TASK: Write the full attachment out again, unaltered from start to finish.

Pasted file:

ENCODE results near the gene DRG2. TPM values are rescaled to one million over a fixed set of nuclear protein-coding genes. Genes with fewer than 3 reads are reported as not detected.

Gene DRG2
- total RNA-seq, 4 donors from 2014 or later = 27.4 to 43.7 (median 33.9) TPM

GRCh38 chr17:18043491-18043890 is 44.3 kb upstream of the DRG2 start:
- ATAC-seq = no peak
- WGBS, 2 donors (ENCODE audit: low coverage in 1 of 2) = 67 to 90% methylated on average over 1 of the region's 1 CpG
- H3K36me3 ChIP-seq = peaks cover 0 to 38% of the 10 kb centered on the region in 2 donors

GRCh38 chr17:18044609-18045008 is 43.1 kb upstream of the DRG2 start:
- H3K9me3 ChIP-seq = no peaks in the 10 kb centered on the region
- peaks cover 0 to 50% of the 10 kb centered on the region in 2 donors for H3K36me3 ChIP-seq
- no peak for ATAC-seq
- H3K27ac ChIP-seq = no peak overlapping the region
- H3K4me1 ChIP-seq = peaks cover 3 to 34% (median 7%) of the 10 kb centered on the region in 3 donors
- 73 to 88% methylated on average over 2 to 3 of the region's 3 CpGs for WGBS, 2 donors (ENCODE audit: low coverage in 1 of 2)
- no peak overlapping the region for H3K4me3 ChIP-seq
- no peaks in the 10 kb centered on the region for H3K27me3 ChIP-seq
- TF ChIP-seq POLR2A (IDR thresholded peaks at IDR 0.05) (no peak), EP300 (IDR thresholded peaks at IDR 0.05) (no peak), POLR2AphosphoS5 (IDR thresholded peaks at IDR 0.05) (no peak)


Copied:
ENCODE results near the gene DRG2. TPM values are rescaled to one million over a fixed set of nuclear protein-coding genes. Genes with fewer than 3 reads are reported as not detected.

Gene DRG2
- total RNA-seq, 4 donors from 2014 or later = 27.4 to 43.7 (median 33.9) TPM

GRCh38 chr17:18043491-18043890 is 44.3 kb upstream of the DRG2 start:
- ATAC-seq = no peak
- WGBS, 2 donors (ENCODE audit: low coverage in 1 of 2) = 67 to 90% methylated on average over 1 of the region's 1 CpG
- H3K36me3 ChIP-seq = peaks cover 0 to 38% of the 10 kb centered on the region in 2 donors

GRCh38 chr17:18044609-18045008 is 43.1 kb upstream of the DRG2 start:
- H3K9me3 ChIP-seq = no peaks in the 10 kb centered on the region
- peaks cover 0 to 50% of the 10 kb centered on the region in 2 donors for H3K36me3 ChIP-seq
- no peak for ATAC-seq
- H3K27ac ChIP-seq = no peak overlapping the region
- H3K4me1 ChIP-seq = peaks cover 3 to 34% (median 7%) of the 10 kb centered on the region in 3 donors
- 73 to 88% methylated on average over 2 to 3 of the region's 3 CpGs for WGBS, 2 donors (ENCODE audit: low coverage in 1 of 2)
- no peak overlapping the region for H3K4me3 ChIP-seq
- no peaks in the 10 kb centered on the region for H3K27me3 ChIP-seq
- TF ChIP-seq POLR2A (IDR thresholded peaks at IDR 0.05) (no peak), EP300 (IDR thresholded peaks at IDR 0.05) (no peak), POLR2AphosphoS5 (IDR thresholded peaks at IDR 0.05) (no peak)